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Midway in Venice, Considering Kitano's "Zatoichi," Bertolucci's "The Dreamers" and More

Midway in Venice, Considering Kitano's "Zatoichi," Bertolucci's "The Dreamers" and More

by Leslie Felperin









A scene from Takeshi Kitano's "Zatoichi," which is screening at the 2003 Venice Film Festival.

It's midway through the Venice festival and as if the organizers knew visitors to the Lido would be needing a pick-me-up by now, they've programmed a few bracing tonics. Monday kicked off with a bang and flurry of swordplay with the press screening of Takeshi Kitano's "Zatoichi," the director's first period film and a magnificent synthesis of the complex, reflective but multi-storied work he assayed in his last Venice entrant, "Dolls," and the kinetic flair for violence that made his earlier films ("Violent Cop," "Sonatine") internationally famous. Kitano stars as the eponymous blind samurai who comes to rescue a town like something out of a Kurosawa film (the script was written, for once, not by the director himself), although the swooning execution and black humour is pure Kitano. The film is hotly tipped to win a prize in the main competition.

Monday also saw the screening of "Code 46," the first crack at science fiction by quicksilver genre-hopping Brit director Michael Winterbottom ("24 Hour Party People," "In This World"). The latter is set sometime in the future in Shanghai, and stars Samantha Morton ("Morvern Callar") and Tim Robbins ("Quarterback Princess") in a love story with a timely subplot about viruses. The print about to be shown is so hot off the editing suite that the sound hasn't even been burned onto it and will be played over a synched up CD.

Also screening Monday, as your correspondent was filing her copy, was Ridley Scott's out-of-competition "Matchstick Men" offering a bit of big-budget glitz with Nicolas Cage and Sam Rockwell playing con artists. No doubt Warner Bros. will be hoping this one will go over better than Miramax's "The Human Stain," the Anthony Hopkins-Nicole Kidman vehicle which was booed (but also tepidly applauded) when it screened for the press on Friday. The adaptation of Philip Roth's prize-winning novel seemed melodramatic and tawdry when purged of all the bite of Roth's surrounding prose. 20th Century Fox's screening of "Le Divorce," from the Merchant-Ivory team, fared a bit better and generated a nasty catfight among journalists scrambling to get interview slots with Naomi Watts and Kate Hudson.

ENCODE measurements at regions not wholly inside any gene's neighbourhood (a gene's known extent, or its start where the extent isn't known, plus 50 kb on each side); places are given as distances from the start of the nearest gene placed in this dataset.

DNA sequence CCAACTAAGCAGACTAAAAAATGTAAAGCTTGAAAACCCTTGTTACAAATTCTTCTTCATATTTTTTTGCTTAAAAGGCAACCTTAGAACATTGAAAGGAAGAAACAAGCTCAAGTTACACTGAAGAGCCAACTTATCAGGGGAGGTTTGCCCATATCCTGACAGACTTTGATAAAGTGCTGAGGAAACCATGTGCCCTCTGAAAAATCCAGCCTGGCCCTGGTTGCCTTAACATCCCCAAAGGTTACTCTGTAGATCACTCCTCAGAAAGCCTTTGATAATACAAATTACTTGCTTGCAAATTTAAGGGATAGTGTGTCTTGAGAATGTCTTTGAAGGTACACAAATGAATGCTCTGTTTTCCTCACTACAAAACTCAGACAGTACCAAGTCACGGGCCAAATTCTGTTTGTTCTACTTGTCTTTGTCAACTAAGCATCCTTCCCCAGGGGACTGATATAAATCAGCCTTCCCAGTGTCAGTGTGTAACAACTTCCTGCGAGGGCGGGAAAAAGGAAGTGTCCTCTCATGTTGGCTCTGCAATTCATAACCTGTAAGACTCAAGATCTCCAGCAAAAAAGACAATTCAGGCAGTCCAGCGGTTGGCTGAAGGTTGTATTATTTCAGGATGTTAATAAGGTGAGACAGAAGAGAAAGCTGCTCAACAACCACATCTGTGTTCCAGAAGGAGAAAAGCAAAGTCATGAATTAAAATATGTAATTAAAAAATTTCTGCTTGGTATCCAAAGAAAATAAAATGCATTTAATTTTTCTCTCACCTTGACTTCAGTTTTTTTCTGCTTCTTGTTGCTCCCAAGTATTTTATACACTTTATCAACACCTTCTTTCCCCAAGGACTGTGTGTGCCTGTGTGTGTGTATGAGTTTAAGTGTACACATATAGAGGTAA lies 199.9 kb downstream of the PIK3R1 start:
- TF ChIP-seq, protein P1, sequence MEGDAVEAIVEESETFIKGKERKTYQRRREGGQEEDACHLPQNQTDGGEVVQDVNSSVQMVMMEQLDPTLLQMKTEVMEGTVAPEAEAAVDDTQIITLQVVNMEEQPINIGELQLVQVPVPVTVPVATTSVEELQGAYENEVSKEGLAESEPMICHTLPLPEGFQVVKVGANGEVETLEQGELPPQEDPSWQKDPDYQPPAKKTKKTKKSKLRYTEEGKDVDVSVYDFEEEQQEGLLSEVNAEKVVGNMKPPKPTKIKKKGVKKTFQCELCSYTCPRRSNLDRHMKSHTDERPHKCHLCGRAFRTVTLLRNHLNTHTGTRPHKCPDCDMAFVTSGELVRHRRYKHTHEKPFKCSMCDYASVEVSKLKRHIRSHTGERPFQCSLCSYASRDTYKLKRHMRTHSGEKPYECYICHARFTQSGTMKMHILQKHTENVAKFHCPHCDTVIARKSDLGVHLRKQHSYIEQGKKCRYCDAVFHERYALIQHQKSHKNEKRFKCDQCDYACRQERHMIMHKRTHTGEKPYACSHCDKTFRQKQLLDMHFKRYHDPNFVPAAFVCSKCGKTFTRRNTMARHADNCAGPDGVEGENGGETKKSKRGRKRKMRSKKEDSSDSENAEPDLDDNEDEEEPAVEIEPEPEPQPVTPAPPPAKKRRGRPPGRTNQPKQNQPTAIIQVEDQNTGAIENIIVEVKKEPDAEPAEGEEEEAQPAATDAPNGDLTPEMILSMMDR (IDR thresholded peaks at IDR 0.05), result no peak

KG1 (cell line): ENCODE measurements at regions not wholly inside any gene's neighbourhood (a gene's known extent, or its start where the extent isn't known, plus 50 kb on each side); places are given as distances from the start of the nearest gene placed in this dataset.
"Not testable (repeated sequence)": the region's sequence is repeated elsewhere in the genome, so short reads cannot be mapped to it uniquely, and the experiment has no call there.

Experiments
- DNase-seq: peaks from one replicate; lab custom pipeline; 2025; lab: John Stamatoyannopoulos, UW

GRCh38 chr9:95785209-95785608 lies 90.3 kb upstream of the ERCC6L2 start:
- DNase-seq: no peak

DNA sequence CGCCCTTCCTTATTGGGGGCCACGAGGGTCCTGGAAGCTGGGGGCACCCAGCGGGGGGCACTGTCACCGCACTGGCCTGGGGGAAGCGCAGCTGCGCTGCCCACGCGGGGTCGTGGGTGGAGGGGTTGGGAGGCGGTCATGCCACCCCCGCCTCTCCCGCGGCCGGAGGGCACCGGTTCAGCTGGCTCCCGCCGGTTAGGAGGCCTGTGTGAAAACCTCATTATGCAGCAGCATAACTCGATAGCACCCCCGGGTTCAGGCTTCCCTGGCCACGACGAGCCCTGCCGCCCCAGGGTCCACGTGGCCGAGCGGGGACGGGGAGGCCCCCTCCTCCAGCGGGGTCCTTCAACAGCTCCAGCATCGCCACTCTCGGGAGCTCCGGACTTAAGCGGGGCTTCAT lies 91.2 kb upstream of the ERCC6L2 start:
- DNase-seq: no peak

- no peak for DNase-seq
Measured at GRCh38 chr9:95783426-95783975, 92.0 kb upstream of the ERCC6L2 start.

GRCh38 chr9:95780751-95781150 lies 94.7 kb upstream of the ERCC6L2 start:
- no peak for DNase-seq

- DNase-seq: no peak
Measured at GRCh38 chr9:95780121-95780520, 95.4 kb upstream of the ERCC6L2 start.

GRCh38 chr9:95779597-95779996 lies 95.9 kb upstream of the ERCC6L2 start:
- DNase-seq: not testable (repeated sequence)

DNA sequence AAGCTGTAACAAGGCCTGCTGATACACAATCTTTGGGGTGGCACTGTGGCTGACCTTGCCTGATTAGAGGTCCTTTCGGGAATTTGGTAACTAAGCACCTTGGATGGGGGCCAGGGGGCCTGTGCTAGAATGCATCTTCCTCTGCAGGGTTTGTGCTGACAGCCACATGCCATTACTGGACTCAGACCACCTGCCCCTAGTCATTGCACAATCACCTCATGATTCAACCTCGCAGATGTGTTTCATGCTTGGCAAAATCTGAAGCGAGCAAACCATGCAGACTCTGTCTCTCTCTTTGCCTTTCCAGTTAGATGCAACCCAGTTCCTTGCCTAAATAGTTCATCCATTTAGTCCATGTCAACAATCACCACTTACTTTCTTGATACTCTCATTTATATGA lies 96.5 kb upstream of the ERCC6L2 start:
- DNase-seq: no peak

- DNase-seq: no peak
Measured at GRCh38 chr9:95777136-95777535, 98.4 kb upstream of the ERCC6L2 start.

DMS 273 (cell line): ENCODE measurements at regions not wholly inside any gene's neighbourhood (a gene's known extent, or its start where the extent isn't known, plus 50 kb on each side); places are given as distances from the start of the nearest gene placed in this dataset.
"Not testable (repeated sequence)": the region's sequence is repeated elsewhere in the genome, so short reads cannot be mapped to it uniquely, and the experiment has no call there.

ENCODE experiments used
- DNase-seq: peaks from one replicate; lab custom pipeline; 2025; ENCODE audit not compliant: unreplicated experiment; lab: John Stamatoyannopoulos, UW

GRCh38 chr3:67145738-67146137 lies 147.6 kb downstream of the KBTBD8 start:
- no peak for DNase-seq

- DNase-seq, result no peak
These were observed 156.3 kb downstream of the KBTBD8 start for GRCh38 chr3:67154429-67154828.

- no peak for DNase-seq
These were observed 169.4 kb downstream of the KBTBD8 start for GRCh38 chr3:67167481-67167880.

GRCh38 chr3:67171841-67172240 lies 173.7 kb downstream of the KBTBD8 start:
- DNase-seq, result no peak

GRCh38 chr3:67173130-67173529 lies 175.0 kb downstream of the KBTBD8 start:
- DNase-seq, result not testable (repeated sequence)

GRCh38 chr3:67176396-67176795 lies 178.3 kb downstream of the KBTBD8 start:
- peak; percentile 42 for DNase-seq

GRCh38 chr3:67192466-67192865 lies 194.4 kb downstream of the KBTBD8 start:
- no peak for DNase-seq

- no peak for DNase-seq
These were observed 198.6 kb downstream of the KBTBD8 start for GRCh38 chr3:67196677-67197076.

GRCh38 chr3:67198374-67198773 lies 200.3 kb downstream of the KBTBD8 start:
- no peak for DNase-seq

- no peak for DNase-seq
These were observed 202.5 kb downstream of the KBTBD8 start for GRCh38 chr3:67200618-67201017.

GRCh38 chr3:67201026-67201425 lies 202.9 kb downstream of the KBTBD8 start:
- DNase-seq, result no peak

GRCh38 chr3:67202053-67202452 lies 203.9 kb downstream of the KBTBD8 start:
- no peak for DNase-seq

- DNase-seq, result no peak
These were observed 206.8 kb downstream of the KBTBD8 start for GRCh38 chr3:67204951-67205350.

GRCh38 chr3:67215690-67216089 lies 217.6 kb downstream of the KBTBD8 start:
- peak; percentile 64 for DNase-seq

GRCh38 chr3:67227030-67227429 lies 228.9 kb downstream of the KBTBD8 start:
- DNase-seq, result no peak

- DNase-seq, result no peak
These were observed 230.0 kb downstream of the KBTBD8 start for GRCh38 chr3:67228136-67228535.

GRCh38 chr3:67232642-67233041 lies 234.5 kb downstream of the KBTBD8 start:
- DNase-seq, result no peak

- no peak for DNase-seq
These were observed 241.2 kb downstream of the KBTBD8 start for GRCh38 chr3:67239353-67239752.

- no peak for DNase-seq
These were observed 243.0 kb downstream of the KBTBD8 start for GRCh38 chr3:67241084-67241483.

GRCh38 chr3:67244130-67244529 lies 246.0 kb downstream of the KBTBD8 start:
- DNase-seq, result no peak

In the indie-sector POV, things were looking more lively. The festival built up a fair head of steam over the weekend, with the premiere of "Lost in Translation," Sophia Coppola's sophmore follow-up to "The Virgin Suicides." Ecstatically received at its press screening, the story of a lonely middle-aged movie star (Bill Murray) and directionless younger woman (Scarlett Johansson), both married, who sort of fall in love at a top-grade Japanese hotel plays like Brief Encounter 2: Electric Boogaloo.

Neon-streaked, hip but effortlessly so, funny and plangent all at once, it's the standout contender so far in the Upstream section of the festival, the strand introduced two years ago supposedly to highlight edgier, more experimental fare than the auteur-packed offerings in the main competition, although no one can really see much difference, content or aesthetics-wise, between the two strands. Rumor has it that the programmers spread the strongest films evenly between the strands this year in order to give the Upstream section a better profile, and give the best films a better chance of winning something.